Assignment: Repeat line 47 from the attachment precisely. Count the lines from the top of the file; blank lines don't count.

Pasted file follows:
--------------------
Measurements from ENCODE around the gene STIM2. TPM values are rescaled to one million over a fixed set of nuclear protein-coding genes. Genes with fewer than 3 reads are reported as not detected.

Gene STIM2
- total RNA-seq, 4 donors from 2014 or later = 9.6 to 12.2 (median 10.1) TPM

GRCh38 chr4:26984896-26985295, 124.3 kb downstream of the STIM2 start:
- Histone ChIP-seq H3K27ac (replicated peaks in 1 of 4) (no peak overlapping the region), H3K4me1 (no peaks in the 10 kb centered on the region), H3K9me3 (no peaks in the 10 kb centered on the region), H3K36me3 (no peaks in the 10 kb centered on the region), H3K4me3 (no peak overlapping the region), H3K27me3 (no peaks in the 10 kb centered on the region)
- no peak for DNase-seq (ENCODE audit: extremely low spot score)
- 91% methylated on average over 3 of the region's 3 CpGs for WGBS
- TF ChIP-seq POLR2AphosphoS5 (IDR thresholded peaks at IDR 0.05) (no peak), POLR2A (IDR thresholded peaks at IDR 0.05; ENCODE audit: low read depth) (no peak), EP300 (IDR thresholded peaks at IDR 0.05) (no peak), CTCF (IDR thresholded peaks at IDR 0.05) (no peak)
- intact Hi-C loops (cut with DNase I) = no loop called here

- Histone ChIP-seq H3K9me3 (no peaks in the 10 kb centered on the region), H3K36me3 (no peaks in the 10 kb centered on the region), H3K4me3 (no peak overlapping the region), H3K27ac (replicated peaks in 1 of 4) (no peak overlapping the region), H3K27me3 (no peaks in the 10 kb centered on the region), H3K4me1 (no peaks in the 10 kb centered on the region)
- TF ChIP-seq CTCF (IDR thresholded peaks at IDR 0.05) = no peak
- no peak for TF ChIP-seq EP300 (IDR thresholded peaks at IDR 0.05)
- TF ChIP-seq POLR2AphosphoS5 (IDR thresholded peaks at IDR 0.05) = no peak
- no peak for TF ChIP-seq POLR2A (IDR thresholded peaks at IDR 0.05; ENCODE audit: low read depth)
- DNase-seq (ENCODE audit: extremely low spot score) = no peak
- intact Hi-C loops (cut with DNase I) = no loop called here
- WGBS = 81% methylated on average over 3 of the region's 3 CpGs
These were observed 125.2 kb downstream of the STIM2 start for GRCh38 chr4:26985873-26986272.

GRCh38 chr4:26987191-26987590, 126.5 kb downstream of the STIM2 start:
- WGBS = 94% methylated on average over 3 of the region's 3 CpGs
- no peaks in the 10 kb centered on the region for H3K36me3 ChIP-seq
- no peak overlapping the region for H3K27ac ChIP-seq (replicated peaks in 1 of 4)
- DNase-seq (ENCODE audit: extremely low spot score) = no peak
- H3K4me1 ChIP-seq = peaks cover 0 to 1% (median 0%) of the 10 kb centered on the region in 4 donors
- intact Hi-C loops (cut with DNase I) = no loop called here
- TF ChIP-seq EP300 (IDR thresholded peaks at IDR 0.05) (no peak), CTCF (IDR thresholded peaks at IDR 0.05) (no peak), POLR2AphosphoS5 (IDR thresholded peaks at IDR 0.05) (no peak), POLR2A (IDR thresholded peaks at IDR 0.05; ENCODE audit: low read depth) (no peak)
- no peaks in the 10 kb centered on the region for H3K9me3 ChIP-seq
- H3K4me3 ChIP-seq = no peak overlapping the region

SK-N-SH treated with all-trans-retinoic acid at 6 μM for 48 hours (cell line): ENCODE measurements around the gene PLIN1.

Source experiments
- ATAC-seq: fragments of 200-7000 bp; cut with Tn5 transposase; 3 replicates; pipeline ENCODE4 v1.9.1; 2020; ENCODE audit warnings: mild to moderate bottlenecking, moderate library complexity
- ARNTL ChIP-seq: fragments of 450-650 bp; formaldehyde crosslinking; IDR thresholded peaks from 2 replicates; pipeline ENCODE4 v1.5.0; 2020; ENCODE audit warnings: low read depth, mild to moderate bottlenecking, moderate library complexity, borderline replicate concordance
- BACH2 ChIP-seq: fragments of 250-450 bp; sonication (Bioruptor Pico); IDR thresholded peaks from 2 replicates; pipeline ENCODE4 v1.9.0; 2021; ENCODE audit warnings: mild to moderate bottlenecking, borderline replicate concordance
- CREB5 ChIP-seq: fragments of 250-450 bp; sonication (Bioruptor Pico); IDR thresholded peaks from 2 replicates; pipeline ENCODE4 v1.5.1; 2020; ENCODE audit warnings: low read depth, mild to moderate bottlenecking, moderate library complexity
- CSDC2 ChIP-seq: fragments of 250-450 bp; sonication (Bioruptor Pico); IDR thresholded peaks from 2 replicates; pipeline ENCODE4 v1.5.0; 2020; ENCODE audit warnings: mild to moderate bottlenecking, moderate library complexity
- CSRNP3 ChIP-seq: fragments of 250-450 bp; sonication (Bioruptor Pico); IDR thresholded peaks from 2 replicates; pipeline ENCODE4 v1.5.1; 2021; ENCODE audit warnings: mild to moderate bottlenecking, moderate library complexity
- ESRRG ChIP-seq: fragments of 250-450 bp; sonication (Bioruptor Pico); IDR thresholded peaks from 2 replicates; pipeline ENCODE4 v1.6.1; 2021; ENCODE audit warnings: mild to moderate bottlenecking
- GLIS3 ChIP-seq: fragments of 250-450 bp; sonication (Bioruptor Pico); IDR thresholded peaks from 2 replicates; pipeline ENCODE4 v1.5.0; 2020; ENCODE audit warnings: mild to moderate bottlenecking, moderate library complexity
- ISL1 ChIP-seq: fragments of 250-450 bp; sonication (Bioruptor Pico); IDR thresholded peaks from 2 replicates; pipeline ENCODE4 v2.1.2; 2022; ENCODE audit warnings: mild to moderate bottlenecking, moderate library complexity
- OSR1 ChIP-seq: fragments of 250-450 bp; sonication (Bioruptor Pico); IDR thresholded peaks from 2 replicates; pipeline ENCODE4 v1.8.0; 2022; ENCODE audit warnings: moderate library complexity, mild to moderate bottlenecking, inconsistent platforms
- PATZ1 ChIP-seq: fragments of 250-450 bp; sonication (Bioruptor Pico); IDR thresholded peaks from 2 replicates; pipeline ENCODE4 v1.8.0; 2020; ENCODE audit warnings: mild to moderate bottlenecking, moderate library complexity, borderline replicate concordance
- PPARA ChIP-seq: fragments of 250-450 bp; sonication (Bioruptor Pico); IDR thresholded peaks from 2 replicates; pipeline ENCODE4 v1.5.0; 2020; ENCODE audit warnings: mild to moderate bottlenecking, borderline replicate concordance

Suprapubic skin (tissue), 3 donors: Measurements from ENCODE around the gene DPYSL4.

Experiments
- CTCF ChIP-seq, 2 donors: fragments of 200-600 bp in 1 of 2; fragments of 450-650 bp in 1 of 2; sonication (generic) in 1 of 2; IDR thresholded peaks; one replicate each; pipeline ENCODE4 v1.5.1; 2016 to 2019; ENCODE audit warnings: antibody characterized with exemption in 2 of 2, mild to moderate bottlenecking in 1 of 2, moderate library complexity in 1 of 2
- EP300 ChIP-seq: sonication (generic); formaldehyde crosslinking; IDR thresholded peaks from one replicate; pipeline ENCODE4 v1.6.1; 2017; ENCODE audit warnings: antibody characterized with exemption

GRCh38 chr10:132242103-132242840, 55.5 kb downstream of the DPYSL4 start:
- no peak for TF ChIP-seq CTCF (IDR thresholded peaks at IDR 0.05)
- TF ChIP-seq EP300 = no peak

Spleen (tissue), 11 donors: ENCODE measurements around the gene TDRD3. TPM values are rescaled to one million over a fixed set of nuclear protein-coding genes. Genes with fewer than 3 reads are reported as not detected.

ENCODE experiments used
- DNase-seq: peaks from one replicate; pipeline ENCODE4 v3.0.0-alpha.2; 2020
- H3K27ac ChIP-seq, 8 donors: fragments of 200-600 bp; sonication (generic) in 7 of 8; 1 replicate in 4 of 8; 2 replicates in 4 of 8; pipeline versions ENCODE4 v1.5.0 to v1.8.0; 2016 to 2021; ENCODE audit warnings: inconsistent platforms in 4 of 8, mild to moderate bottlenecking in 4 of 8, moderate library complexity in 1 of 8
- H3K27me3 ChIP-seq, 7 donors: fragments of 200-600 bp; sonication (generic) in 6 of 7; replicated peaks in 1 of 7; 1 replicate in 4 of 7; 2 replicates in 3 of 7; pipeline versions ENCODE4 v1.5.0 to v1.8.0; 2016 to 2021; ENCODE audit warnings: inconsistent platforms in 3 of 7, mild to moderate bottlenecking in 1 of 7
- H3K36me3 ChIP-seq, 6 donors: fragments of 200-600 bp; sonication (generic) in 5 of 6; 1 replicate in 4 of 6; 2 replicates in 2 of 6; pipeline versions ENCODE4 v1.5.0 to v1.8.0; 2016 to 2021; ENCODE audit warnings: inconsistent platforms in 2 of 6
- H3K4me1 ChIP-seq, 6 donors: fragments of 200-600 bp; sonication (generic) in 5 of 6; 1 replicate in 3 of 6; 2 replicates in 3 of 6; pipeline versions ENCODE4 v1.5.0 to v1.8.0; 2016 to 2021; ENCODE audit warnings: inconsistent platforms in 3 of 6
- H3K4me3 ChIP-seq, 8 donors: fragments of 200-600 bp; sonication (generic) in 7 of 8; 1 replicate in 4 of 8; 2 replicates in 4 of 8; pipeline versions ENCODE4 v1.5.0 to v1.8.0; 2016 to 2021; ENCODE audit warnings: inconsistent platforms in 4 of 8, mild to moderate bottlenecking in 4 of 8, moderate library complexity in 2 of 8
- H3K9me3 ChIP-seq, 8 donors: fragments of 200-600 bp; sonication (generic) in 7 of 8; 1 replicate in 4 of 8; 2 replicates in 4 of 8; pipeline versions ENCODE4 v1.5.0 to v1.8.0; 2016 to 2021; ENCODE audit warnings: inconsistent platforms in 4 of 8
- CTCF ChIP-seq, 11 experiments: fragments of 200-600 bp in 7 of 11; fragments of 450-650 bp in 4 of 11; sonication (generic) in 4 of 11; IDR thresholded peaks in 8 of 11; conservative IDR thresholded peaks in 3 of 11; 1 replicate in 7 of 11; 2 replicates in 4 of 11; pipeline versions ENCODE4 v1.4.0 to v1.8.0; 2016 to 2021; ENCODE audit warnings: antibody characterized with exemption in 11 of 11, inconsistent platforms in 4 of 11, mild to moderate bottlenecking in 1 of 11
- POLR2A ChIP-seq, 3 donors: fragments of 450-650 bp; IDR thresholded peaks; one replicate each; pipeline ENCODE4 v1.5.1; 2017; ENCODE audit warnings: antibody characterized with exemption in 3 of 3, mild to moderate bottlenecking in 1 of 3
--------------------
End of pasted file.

GRCh38 chr10:132242103-132242840, 55.5 kb downstream of the DPYSL4 start: